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Heartless treatment of the National Guard

A member of the National Guard is in

A member of the National Guard is in position to direct traffic as drive through coronavirus testing was set to began shortly after noon on March 18, 2020, in a parking lot on the main campus of Stony Brook University. Credit: Newsday/John Paraskevas

When the deadly seriousness of the coronavirus pandemic became apparent, the nation and its states turned to the National Guard, as they so often have in times of need. Those Guard members, once activated, dropped their civilian lives and answered the call.

Now the federal government is preparing to leave them in a carefully calculated and calibrated lurch, looking to save a few bucks at the cost of honor and fairness.

About 40,000 National Guard members are currently doing full-time duty in coronavirus response, helping test patients, disinfect facilities and construct tent hospitals, trace contacts of people who’ve tested positive and performing other crucial tasks. In New York about 3,000 Guard members have distributed 11 million meals, assembled 1 million coronavirus test kits and operated 15 drive-thru test sites. They are serving under a federal law, Title 32, that puts them under the local command of their states while they are part of a federal deployment. Their pay comes from D.C. and they are essentially eligible for the benefits enjoyed by active duty military members while the order lasts.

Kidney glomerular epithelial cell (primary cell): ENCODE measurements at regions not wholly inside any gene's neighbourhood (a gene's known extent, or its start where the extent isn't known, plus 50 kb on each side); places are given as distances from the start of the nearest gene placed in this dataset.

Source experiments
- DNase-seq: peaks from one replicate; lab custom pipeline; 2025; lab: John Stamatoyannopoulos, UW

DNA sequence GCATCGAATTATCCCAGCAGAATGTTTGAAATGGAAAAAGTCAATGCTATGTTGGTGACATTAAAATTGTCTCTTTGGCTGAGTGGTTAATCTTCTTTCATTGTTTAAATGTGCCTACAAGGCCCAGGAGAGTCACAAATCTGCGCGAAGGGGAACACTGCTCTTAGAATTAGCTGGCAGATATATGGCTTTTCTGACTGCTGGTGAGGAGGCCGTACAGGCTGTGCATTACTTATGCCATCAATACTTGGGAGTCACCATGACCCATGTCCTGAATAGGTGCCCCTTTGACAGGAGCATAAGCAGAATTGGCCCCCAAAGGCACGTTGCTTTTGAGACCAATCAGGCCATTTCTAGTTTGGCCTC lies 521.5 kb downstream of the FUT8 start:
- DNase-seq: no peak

If the order lasts 90 days, the time they serve would both count as service time for their pensions, for which they normally qualify after 20 years, and reduce that 20-year requirement by one day for each day they serve. Serving under such orders for 90 days also entitles the Guard members to 40 percent reductions in public university tuition, an enormous benefit for soldiers who often seek upward social mobility and financial security.

So what kind of a nation would callously end these troops’ federal service order after 89 days, while the states still badly require both their help and Washington’s commitment to pay? 

The United States of America, 2020 edition. 

On a call on May 12, a senior FEMA official outlined the White House’s plan to end the federalization of the Guard members’ deployments on June 24, 89 days in and one day shy of qualifying for early retirement and the Post-9/11 GI bill. If the Title 32 order expires and the states still need the staffing, they’d have to shoulder the burden, which totals about $360 million a month. If the states can’t afford the cost, lifesaving work might go undone.

But those are just the logistical issues.

The National Guard is the backbone of the nation’s military readiness and its ability to respond to natural disasters and other emergencies. It has its roots in the state militias that secured this nation’s independence from the British, and its members have, over the past two decades, repeatedly answered the nation’s call to face deadly action overseas and undertake lifesaving missions after Hurricane Katrina and superstorm Sandy. 

Mistreating the National Guard is a foolish move that could undermine enlistments and harm national preparedness. It’s also reprehensible. The nation should extend the current federal order for as long as the states need the troops.

“Thank you for your service” deserves more than just lip service.

— The editorial board